Mono Lake Tufas inspire me to try new photo processing techniques

Mono Lake is an ancient  65 square miles lake located 13 miles east of Yosemite National Park. It has no outlet, and continues to become increasingly salty. Amazing limestone rock formations called tufas form from fresh water springs interacting with alkaline lake water.

Mono Lake Tufas
Mono Lake Tufas

Tufa spires start underwater. Thirty foot formations become more visible as the lake levels decrease due to water diversions to Southern California.

Tufa Watches Over Mono Lake
Tufa Watches Over Mono Lake

In 1994 the State Water Resource Control Board in an effort to protect Mono Lake set limits on amount of water that could be diverted.

Gently Floating Along
Gently Floating Along

All kind of objects spring to mind when I look at a tufa rock formation.

Kissing Lambs
Kissing Lambs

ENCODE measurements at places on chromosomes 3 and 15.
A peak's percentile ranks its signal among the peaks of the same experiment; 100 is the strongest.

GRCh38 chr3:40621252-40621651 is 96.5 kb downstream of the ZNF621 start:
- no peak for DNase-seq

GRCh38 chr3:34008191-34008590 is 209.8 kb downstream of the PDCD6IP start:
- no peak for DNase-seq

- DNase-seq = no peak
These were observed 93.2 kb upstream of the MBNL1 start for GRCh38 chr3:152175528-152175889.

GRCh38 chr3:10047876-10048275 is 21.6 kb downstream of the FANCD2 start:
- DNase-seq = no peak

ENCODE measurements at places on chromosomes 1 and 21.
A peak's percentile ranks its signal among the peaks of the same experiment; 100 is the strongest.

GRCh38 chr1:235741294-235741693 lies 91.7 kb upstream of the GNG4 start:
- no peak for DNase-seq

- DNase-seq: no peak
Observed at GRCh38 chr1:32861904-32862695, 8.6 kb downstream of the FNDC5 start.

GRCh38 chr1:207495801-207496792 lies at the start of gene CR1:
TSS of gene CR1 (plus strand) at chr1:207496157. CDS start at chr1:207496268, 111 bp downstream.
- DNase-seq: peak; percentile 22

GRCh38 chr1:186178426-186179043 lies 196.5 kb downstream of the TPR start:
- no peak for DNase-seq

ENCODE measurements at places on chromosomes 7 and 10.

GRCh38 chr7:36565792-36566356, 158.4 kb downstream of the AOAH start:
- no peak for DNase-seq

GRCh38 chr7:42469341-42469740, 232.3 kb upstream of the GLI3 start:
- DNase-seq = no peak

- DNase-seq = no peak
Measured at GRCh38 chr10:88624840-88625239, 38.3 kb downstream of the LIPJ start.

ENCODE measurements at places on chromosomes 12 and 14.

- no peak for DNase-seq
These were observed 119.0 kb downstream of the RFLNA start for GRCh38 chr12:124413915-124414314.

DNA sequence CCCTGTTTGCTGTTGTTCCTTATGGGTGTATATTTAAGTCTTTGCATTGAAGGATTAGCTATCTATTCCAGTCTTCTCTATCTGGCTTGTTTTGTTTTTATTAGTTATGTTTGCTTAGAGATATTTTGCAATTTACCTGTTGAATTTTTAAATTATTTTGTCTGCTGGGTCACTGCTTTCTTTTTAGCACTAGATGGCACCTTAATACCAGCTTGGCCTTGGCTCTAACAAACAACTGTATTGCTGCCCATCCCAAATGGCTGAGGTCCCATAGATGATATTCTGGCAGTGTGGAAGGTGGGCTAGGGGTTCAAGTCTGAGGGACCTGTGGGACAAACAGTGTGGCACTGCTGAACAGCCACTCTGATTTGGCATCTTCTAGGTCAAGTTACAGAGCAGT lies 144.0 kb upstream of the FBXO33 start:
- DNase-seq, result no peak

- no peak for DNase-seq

It is so easy to imagine faces, and animals.

Animal Look-A-Like Tufa
Animal Look-A-Like Tufa
Serious Tufa
Serious Tufa

I spend time in the late afternoon watching birds around the lake. Some nest on the tufa. Later I photograph a sunset on the South Tufa side of Mono Lake.

Sunset over Tufas
Sunset over Tufas
Tufa Sunset
Tufa Sunset
Dramatic Sunset Over Mono Lake
Dramatic Sunset Over Mono Lake

Getting up early provides photographic rewards.

Sunrise Over Mono Lake
Sunrise Over Mono Lake
Summer Sunrise Over Watchful Tufas
Summer Sunrise Over Watchful Tufas
Early Morning at Mono Lake
Early Morning at Mono Lake

The tufas on Mono Lake are somewhat other worldly, and my photo processing skills felt free to experiment. I used Adobe Lightroom 5.7, Photomatrix Pro 5 and Topaz Plug-Ins: Detail and Adjust.

I semi reluctantly returned to Bodie and Mono Lake with my photography friends Anne and Laura.  My first experience had been clouded by altitude sickness. I am so glad that I set aside my trepidations and I came away with some good photographic memories. Note to self, always set aside initial reservations, and get out and make new memories.

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